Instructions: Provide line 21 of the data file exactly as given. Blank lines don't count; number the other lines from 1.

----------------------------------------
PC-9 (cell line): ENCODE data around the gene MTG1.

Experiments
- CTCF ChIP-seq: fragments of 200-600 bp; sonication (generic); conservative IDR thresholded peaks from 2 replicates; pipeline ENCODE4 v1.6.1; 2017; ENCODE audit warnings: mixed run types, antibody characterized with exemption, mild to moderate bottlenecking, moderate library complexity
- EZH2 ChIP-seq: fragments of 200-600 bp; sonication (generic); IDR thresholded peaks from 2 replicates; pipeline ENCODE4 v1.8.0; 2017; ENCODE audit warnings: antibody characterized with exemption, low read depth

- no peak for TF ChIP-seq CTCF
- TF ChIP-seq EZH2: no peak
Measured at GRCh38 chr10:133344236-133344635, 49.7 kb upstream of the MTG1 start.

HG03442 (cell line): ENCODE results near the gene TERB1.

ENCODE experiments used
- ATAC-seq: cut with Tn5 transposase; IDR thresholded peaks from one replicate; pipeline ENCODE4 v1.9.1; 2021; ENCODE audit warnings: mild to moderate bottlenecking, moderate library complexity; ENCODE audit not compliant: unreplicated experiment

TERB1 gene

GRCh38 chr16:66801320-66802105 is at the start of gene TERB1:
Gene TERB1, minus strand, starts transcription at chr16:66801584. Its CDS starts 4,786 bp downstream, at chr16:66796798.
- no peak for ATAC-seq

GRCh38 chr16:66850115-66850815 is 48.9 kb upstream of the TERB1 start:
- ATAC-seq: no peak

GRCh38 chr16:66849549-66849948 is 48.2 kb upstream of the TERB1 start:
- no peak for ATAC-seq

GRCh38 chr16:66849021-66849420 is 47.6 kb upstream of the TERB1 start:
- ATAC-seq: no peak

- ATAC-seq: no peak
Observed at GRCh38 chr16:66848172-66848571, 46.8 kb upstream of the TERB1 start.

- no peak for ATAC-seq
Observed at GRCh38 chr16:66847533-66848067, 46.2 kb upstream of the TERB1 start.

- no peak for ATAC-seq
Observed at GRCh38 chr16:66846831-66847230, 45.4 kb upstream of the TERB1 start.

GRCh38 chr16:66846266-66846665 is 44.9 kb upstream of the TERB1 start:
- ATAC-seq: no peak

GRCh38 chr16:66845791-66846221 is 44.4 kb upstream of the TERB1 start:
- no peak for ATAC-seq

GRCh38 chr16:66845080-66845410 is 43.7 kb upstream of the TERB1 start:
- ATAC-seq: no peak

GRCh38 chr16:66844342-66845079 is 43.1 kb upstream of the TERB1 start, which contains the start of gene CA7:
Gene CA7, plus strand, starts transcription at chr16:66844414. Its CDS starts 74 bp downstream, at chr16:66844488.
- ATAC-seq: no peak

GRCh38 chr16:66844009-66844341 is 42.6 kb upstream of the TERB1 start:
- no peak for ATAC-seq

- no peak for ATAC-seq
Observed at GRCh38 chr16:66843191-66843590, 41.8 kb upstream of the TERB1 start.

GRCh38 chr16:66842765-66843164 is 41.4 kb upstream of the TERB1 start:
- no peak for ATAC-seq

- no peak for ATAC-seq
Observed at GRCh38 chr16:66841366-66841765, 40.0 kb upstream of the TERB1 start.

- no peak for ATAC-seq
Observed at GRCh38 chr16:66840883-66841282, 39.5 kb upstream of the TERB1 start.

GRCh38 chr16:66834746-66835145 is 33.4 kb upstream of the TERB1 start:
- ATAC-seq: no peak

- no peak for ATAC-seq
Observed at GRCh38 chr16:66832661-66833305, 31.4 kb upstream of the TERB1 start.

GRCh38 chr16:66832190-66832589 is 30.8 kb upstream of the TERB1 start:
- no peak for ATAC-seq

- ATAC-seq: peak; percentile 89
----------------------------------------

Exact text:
- ATAC-seq: no peak